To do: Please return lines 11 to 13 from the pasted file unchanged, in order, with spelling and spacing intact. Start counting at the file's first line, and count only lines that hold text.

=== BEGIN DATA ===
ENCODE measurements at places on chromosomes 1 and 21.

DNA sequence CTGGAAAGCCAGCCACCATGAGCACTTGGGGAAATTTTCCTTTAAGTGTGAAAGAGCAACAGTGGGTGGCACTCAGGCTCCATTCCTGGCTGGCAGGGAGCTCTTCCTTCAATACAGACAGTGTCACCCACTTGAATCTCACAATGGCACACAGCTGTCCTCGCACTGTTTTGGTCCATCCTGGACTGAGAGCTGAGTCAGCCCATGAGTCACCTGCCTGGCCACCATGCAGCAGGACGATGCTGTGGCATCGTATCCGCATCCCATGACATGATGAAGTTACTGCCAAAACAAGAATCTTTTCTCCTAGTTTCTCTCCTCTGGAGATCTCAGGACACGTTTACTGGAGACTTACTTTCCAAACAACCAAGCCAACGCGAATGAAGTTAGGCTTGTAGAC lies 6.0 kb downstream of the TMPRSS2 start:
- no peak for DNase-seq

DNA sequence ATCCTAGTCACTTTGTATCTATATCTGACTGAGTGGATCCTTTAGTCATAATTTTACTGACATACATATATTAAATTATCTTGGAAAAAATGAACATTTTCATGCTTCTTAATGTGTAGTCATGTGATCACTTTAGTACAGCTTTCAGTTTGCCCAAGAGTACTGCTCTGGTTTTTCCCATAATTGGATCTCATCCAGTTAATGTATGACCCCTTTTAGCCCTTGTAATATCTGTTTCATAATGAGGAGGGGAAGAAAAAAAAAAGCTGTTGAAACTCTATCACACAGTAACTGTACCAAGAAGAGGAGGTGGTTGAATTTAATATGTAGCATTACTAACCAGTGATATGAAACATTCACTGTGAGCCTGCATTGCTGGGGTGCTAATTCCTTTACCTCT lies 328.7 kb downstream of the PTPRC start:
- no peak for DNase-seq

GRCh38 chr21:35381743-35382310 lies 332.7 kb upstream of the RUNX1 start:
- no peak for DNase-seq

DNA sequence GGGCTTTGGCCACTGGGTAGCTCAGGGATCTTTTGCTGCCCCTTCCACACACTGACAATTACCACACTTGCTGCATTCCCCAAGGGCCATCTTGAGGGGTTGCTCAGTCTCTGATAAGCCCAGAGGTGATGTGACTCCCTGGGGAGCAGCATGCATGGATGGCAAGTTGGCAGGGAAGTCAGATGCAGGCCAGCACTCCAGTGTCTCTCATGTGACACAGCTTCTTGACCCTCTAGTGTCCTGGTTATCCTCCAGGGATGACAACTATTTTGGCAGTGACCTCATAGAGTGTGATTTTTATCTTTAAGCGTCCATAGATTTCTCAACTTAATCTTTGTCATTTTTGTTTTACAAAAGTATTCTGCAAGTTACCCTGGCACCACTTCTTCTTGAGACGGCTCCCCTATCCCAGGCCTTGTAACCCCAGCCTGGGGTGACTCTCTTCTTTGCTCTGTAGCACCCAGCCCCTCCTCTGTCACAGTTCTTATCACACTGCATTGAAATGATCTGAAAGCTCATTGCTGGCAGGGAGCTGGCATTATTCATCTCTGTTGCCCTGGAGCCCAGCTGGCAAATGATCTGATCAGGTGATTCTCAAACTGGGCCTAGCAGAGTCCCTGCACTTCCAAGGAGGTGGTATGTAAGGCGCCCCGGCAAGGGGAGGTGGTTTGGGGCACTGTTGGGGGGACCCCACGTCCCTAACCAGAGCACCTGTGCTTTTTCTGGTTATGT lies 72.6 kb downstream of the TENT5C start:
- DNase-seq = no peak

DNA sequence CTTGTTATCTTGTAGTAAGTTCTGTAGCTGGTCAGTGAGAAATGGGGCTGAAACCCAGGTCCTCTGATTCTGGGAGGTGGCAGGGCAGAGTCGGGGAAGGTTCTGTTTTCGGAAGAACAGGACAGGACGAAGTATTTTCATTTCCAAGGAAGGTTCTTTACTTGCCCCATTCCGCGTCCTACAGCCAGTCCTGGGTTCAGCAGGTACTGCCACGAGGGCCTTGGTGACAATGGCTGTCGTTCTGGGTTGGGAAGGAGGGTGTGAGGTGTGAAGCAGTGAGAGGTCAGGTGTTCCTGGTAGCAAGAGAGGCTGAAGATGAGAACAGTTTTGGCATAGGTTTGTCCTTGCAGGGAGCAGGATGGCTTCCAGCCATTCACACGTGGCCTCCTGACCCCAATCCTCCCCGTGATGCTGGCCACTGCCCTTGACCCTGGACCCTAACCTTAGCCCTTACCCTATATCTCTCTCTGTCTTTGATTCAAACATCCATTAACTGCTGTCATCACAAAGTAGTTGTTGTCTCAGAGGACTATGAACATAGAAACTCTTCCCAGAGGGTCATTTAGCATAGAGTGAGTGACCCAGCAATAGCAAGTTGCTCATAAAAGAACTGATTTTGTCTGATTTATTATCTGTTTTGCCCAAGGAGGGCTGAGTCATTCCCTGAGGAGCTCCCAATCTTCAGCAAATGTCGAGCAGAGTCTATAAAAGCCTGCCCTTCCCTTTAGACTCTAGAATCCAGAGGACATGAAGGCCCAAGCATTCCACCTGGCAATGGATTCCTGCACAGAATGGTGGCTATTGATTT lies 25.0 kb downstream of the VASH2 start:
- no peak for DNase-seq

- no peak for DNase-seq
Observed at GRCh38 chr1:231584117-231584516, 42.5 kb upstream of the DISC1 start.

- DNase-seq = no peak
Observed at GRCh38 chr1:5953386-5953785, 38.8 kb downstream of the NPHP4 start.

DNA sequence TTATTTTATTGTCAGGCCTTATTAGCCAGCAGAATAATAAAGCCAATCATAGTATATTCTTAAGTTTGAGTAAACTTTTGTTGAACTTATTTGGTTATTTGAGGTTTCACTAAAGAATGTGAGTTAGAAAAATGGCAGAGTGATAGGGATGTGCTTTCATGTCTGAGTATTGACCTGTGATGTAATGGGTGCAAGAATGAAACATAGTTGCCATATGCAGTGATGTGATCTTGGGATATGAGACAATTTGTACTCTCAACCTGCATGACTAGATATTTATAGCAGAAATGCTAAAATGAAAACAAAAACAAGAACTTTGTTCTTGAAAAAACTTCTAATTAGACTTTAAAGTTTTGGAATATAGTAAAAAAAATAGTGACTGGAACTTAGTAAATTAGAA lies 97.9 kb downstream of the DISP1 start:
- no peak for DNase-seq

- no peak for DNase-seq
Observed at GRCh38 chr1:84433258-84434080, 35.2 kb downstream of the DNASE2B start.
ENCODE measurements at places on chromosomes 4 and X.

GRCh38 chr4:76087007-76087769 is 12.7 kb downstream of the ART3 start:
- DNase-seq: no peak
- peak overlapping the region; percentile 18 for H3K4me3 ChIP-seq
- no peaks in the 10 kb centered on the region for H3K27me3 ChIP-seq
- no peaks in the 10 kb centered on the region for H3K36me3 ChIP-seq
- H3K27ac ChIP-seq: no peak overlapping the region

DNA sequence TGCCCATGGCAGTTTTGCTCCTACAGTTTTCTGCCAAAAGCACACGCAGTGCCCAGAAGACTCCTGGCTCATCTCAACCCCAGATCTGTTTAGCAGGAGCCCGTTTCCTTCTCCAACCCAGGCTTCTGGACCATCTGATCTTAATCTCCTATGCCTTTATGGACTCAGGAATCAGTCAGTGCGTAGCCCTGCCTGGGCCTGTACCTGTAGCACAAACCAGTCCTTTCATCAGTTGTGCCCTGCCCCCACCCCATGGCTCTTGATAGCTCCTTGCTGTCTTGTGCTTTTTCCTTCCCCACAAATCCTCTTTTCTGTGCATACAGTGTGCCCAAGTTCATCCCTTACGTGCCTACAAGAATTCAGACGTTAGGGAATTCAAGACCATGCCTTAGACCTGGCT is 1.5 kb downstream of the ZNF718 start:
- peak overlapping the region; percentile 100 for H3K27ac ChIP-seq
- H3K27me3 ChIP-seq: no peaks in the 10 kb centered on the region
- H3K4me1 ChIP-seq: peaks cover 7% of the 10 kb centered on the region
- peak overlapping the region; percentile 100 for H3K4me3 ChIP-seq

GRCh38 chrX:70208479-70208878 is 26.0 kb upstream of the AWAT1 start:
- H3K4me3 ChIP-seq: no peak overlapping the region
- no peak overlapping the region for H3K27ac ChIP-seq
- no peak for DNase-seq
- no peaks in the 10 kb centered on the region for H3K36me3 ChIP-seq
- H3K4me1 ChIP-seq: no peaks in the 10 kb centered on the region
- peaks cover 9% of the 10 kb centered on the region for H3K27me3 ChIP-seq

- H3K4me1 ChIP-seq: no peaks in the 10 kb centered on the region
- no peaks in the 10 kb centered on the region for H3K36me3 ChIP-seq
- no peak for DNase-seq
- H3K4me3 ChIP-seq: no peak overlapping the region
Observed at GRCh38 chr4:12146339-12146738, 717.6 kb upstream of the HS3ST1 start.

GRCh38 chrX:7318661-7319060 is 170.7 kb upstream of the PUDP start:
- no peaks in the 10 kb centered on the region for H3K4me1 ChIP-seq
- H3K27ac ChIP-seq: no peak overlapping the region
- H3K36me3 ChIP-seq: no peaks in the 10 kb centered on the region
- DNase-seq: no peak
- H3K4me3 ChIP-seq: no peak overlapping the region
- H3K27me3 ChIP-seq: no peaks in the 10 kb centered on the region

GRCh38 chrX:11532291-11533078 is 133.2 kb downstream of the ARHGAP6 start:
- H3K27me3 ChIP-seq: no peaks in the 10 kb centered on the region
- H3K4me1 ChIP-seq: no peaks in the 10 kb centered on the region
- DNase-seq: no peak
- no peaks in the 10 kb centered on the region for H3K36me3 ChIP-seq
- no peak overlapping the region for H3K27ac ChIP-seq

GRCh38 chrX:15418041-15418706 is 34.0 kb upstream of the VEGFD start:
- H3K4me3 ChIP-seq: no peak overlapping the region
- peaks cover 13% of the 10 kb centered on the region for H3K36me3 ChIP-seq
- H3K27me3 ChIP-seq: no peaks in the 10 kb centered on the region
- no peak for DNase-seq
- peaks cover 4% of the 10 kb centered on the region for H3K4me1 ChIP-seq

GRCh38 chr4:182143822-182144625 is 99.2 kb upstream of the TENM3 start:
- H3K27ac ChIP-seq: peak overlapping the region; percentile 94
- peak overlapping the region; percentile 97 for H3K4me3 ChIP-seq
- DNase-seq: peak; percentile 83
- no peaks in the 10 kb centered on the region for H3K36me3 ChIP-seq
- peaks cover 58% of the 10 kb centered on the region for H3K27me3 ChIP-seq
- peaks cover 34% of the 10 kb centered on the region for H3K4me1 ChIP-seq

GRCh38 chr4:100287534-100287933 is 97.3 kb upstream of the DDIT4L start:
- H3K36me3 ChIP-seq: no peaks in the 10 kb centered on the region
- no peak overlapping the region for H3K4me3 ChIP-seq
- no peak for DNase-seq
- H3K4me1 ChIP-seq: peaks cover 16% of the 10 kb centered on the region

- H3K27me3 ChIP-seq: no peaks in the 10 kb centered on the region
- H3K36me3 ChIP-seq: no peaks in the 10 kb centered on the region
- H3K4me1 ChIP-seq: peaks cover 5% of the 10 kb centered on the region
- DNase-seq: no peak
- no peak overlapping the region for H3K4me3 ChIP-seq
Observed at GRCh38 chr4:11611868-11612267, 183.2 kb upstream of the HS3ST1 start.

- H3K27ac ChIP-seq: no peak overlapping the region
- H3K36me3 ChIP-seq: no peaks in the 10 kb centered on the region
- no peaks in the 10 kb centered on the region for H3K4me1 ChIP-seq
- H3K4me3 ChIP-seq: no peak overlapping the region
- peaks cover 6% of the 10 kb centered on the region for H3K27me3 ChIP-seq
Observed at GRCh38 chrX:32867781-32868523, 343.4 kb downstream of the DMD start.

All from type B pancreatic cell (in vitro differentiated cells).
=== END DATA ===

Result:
- no peak for DNase-seq

- no peak for DNase-seq
Observed at GRCh38 chr1:231584117-231584516, 42.5 kb upstream of the DISC1 start.